Such value systems have made it possible for many indigenous peoples to maintain economic, political, religious, and other institutions for generations in a way that would now be termed sustainable. Overall, land-based traditional societies value fertility, birth, and rebirth as the centerpiece of their cultural practices, with obvious implications for agricultural, harvesting, and religious institutions. Inherent and instinctual in that is the understanding that women manifest those qualities and events in physical form. Thus, most indigenous cultures view women with reverence. And women, in turn, exercise influence and authority in their communities.


There is no argument that running water and plumbing are comfortable accouterments or that many native women are pleased to have both. However, I would argue that native women and communities should not have to pay the price of ecological and cultural devastation to have running water.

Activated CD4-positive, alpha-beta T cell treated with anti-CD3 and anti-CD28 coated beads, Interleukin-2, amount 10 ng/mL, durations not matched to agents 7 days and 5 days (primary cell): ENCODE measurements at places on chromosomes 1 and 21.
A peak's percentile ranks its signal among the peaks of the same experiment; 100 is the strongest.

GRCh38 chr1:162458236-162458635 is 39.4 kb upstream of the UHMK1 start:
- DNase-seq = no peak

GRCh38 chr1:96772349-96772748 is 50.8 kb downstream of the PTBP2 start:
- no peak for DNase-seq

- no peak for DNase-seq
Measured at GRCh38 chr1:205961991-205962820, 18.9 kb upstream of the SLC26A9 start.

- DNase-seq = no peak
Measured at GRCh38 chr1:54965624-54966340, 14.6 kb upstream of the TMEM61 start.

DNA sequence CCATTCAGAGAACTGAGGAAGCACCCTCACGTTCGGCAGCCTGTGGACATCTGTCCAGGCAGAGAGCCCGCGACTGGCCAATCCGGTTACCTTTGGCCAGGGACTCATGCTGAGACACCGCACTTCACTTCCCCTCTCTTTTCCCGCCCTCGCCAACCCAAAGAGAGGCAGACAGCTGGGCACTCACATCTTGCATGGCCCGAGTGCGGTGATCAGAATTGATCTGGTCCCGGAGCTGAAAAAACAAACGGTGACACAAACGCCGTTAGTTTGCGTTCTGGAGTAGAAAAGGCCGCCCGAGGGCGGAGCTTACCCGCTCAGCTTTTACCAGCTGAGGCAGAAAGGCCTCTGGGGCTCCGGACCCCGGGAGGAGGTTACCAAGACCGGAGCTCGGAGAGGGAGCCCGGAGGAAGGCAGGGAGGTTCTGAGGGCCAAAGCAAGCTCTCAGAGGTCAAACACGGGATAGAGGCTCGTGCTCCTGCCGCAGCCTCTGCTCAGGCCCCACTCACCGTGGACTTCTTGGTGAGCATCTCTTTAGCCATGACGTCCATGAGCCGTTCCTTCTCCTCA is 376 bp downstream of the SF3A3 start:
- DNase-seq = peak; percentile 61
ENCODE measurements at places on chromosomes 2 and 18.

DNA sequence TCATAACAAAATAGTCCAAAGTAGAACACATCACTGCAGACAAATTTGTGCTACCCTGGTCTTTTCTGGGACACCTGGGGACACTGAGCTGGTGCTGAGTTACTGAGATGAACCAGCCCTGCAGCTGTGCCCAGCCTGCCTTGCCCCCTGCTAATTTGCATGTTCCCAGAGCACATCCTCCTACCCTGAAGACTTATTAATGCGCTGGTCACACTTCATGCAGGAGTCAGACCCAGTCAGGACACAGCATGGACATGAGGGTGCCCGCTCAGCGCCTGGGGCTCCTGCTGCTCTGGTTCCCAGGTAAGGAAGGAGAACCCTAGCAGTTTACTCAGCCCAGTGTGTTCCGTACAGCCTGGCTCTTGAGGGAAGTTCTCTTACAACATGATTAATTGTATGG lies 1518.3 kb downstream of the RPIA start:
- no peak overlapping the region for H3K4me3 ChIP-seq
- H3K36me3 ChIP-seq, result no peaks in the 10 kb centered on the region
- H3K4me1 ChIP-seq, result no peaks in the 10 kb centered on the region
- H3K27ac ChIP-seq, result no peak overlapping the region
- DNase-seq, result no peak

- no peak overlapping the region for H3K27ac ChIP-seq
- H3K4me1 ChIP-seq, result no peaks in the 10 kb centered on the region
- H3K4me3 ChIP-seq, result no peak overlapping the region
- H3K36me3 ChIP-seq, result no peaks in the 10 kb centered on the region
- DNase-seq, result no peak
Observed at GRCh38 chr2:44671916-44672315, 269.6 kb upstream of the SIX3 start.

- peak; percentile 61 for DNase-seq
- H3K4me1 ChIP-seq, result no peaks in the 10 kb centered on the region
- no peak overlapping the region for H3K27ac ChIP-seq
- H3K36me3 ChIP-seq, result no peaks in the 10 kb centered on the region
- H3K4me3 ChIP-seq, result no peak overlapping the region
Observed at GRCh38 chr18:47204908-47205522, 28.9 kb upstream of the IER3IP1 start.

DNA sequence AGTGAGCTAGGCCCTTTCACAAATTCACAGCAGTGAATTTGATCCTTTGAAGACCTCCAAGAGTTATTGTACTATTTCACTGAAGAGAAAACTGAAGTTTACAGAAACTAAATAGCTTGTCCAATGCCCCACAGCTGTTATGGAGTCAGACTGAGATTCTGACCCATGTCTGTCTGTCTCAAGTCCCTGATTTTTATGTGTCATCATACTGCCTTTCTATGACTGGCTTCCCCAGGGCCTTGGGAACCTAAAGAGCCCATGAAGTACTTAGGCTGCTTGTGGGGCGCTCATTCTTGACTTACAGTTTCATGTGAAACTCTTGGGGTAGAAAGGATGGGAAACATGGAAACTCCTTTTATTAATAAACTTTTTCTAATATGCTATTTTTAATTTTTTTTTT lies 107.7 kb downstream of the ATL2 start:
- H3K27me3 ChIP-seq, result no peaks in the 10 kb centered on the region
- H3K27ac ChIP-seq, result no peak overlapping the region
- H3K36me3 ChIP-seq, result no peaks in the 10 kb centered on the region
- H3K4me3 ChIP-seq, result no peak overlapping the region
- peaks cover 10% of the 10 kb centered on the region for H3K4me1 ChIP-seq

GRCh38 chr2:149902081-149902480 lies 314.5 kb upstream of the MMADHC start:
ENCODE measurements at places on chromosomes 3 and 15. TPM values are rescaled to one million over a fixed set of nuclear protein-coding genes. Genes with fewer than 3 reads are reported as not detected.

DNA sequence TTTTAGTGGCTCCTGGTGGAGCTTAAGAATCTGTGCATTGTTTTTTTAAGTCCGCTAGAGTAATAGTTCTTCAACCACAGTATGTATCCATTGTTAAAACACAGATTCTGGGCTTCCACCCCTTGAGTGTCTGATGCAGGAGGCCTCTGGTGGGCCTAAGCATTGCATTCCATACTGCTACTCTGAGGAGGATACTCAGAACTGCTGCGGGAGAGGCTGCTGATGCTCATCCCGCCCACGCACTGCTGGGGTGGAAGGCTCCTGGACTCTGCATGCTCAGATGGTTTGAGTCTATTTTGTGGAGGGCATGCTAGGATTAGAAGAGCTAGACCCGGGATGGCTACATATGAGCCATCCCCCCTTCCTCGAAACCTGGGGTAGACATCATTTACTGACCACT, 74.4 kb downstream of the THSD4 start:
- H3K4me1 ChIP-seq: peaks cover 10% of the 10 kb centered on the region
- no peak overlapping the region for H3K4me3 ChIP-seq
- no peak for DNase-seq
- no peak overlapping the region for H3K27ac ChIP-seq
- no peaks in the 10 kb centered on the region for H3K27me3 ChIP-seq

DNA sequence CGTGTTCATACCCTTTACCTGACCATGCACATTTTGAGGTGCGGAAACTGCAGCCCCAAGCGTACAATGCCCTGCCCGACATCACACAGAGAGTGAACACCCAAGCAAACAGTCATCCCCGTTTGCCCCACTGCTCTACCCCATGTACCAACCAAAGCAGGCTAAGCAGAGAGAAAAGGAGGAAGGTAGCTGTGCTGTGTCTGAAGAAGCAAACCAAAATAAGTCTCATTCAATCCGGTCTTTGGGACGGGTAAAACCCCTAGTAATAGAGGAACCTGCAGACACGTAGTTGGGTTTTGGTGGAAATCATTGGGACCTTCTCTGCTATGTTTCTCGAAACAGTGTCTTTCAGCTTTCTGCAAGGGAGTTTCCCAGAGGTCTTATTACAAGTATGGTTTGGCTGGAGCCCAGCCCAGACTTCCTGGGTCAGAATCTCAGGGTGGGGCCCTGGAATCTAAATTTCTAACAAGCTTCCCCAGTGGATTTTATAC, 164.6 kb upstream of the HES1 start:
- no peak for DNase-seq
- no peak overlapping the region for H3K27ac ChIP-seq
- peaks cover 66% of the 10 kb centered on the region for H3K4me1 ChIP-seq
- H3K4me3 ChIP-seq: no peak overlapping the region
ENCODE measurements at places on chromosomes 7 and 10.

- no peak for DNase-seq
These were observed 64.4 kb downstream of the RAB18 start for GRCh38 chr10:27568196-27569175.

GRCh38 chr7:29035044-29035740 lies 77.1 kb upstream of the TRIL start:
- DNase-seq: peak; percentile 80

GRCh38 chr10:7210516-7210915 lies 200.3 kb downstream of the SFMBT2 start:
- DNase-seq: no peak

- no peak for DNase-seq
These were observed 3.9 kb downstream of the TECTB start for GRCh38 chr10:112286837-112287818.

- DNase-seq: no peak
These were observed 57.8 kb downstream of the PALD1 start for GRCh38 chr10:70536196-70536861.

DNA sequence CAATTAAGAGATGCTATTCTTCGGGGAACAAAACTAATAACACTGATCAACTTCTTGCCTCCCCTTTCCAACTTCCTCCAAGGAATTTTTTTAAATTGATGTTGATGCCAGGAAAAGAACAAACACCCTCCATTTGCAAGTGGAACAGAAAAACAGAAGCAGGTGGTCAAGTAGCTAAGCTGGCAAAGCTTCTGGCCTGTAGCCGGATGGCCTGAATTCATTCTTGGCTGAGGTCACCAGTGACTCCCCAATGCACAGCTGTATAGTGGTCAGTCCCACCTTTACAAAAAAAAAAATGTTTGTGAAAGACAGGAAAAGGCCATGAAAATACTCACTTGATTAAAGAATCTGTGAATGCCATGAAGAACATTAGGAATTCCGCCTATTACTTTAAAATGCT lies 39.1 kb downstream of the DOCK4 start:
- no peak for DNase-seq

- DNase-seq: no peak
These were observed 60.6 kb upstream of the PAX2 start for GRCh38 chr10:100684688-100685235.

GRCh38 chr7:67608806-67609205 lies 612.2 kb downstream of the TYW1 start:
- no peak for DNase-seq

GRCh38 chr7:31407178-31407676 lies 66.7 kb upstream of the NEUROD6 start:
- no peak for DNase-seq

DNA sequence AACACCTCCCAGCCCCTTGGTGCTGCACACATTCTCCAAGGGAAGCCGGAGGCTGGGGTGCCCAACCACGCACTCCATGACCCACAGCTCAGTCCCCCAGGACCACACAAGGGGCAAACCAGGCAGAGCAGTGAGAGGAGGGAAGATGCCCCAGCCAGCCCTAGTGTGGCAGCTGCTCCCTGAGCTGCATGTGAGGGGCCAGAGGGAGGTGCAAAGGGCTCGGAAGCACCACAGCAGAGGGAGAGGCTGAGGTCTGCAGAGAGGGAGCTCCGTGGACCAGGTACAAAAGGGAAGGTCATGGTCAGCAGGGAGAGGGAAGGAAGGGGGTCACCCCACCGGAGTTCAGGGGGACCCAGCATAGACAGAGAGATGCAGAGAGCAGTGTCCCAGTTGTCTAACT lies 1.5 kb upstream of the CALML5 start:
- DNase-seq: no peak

Furthermore, the economic and social value of women's work declines with the onset of development. Basically, native women are asked - or forced - to abandon indigenous economies and their roles in them. Then, we are told, we can earn our own money in the workforce, freed from the pressures of family and community. And, we are told, women will benefit and blossom as individuals.

Reality is different. Many development projects today - like those preceding them - are implemented at the price of native subsistence economies that are, in essence, minobimaatisiiwin, our way of life. Or, as sociologist Ivan Illich argues, "development is a war on subsistence." Consequently, the reality is that "development" undermines the status of native women, and the Eurocentric perception that development benefits indigenous women, not only in our social setting but economically as well, is often faulty.